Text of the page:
A new trade and finance blockchain platform, backed by the People’s Bank of China (PBoC), has started official pilot operations in Shenzhen, local news outlet 21jingi reports September 12.
The “Guangdong, Hong Kong and Macao Dawan District Trade Finance Blockchain Platform” aims to provide a blockchain-powered ecosystem for cross-border trading across Guangdong, Hong Kong, and Macau Bay Area. The platform is reportedly being jointly promoted and organized by the PBoC’s Central Bank Digital Currency Research Lab and the Central Bank Shenzhen Central Branch.
21jinji cites Xu Honghui, vice president of the transaction banking division at Ping An Bank, as saying that:
“Previously, trade financing costs for micro- to medium-sized enterprises were about 7 percent to 8 percent, but the blockchain system could cut the cost to less than 6 percent.”
Honghui added that the more data added to the platform — which includes credit, business, third-party assessment, and judicial department data — “the safer the blockchain.” The platform could potentially in the future be connected to the government supervision and logistics information systems to further tackle issues of information asymmetry and inadequate data sharing, both domestic and overseas.
The first phase of the platform’s trial operation is reportedly being run to provide supply chain financing, aiming to resolve hurdles that face small and micro enterprises whose credit accumulation lacks the sufficient data to credibly secure financing from financial institutions.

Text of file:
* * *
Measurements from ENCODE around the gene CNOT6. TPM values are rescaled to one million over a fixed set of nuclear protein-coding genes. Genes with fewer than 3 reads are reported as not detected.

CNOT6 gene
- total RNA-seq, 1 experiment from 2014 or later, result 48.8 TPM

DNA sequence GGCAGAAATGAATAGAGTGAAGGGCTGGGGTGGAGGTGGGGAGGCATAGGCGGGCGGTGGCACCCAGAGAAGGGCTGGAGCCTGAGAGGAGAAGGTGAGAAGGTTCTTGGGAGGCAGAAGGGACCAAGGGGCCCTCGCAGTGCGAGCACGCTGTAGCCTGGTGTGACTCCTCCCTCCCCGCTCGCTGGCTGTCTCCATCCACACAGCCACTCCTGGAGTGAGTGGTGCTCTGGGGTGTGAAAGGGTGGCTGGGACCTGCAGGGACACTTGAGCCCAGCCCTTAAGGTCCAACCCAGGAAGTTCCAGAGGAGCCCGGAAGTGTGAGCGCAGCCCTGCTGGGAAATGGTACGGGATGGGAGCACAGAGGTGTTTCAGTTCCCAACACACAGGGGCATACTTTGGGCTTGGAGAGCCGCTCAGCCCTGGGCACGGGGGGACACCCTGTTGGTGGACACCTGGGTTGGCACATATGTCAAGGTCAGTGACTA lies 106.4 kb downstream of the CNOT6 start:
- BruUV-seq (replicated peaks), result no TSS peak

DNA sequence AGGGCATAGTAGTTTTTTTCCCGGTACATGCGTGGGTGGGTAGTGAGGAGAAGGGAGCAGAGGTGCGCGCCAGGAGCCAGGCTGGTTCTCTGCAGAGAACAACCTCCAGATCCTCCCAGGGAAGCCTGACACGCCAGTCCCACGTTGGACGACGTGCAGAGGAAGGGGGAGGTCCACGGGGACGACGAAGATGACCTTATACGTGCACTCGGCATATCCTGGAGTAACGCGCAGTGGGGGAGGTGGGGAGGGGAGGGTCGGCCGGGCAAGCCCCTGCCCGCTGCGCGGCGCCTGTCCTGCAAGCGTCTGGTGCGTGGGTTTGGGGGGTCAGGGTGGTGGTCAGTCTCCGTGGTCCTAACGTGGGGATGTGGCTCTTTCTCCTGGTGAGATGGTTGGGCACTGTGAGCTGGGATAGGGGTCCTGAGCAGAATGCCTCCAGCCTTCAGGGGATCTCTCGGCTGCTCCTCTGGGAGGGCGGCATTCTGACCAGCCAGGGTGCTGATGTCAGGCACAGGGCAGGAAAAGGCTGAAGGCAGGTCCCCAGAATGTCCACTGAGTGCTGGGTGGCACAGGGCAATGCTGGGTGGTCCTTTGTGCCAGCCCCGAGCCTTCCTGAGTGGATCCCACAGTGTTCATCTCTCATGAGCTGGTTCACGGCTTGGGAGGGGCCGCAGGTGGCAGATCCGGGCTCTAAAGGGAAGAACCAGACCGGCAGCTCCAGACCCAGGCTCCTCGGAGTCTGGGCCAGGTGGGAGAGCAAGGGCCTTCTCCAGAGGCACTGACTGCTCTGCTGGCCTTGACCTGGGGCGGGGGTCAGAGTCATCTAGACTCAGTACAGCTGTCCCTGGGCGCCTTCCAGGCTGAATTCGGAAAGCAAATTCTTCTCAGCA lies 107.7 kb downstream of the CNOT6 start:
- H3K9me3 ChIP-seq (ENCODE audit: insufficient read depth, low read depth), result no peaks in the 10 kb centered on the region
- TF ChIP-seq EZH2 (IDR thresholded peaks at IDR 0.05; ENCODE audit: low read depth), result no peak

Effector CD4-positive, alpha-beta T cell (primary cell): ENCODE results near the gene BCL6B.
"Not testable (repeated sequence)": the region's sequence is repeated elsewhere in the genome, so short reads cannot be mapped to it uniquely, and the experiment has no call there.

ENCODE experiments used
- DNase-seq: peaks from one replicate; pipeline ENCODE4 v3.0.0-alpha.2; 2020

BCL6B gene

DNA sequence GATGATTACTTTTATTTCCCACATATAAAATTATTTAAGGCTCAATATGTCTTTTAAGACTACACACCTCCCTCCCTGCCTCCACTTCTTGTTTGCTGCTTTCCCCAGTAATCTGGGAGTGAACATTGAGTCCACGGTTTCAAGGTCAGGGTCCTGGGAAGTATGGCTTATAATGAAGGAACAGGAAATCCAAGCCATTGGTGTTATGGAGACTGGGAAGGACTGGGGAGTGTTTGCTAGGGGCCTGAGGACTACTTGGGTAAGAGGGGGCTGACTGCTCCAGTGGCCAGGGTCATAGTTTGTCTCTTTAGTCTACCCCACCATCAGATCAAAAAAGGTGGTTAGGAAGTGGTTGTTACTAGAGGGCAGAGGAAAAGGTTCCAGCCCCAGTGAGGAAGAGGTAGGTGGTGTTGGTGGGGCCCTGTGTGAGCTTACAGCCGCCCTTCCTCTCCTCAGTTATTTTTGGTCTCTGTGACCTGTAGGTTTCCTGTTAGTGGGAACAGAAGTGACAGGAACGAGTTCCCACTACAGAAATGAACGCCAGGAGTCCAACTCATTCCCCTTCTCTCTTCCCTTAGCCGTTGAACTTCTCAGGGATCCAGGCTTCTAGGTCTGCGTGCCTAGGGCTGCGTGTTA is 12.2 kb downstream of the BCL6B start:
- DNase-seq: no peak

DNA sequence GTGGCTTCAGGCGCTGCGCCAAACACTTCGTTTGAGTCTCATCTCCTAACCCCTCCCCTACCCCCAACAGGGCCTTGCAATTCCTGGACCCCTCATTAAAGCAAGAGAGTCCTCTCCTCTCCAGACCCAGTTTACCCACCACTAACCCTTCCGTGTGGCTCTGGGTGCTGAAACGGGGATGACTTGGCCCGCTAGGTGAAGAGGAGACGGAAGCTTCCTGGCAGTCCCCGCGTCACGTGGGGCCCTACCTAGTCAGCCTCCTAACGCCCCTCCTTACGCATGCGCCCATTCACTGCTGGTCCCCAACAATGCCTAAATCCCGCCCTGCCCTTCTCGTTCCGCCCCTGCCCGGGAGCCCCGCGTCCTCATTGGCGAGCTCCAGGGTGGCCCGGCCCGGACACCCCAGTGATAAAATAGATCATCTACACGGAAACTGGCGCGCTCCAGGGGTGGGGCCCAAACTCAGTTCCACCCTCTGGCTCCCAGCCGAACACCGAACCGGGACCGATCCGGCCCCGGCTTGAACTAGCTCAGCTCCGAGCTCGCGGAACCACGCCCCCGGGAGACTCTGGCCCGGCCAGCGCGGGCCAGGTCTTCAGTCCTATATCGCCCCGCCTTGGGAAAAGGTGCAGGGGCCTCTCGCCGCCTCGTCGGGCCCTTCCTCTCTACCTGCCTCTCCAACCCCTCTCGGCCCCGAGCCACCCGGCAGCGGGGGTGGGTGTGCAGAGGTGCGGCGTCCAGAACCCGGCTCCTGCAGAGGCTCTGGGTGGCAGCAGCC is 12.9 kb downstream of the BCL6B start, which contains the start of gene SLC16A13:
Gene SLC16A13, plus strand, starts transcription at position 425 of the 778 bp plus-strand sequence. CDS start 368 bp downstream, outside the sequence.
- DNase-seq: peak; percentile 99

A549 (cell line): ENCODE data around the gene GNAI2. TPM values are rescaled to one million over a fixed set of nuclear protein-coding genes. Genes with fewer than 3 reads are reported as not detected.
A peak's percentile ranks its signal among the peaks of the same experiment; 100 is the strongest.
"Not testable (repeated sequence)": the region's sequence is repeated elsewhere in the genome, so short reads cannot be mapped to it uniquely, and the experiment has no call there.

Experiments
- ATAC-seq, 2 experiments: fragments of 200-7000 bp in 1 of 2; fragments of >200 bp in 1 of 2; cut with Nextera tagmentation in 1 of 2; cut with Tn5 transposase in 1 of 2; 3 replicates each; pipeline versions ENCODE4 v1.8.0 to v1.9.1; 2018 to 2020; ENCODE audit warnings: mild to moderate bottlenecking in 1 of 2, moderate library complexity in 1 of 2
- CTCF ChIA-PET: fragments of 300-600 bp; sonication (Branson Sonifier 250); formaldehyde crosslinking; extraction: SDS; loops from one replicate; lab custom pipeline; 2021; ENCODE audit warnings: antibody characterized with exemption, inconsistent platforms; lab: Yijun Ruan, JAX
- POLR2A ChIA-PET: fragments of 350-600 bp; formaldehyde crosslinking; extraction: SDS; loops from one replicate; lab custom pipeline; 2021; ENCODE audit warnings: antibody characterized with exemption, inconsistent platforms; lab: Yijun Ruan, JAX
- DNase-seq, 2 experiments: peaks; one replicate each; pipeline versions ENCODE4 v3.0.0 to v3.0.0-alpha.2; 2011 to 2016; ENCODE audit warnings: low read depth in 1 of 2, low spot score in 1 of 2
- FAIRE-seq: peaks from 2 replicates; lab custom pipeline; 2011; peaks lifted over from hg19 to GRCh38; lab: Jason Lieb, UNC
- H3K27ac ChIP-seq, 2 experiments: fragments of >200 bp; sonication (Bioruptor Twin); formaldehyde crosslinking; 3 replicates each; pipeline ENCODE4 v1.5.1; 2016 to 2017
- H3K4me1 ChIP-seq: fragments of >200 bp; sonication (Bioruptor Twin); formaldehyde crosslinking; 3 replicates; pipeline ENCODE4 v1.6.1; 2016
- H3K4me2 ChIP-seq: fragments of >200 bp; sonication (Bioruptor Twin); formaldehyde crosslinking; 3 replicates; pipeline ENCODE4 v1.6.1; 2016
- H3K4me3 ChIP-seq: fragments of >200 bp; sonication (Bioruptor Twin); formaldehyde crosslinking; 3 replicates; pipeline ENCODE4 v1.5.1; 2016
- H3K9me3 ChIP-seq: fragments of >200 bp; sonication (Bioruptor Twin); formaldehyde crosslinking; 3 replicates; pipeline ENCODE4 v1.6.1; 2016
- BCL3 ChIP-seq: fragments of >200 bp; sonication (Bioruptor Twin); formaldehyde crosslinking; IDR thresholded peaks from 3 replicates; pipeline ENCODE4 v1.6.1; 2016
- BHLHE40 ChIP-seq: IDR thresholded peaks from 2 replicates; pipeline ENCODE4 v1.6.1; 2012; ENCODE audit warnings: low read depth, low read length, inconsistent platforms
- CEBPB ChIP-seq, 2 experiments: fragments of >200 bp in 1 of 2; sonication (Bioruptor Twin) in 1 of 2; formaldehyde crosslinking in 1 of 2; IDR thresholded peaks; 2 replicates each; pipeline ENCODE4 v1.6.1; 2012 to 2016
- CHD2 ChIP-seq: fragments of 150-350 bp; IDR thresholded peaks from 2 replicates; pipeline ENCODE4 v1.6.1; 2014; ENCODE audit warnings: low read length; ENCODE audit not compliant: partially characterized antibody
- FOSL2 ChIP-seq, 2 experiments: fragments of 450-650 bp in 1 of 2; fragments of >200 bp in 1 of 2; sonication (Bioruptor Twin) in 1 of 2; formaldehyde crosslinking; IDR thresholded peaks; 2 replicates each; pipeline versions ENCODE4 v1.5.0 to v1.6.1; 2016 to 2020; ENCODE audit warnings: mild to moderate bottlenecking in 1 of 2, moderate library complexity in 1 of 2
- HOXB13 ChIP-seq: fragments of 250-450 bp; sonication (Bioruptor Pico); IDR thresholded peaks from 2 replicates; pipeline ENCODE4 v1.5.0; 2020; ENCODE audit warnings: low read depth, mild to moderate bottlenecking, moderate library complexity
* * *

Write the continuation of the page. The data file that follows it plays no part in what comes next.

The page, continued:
As Hou Weirong, general manager of China Merchants Bank’s transaction banking department, explained:
“Verifying the authenticity of trade background is an important part of business compliance. The information between banks is isolated […] to solve the problem of risk control, especially when it comes to receivables deduction [as well as] if there is a problem in the supply chain, the bank has no real-time information. This can only be solved through financial technology.”
The new platform aims to leverage the transparent and immutable properties of blockchain to facilitate a regulatory system for trade finance that achieves “dynamic and real-time monitoring of various financial activities.” In one instance, the system could prevent the same accounts being used to “maliciously obtain” multiple loans from different institutions, as 21jingi notes.
As previously reported, the PBoC’s Digital Currency Research Lab has recently extended the remit of its activities beyond the country’s capital, opening a new fintech research center in Nanjing, the capital of China’s eastern Jiangsu province.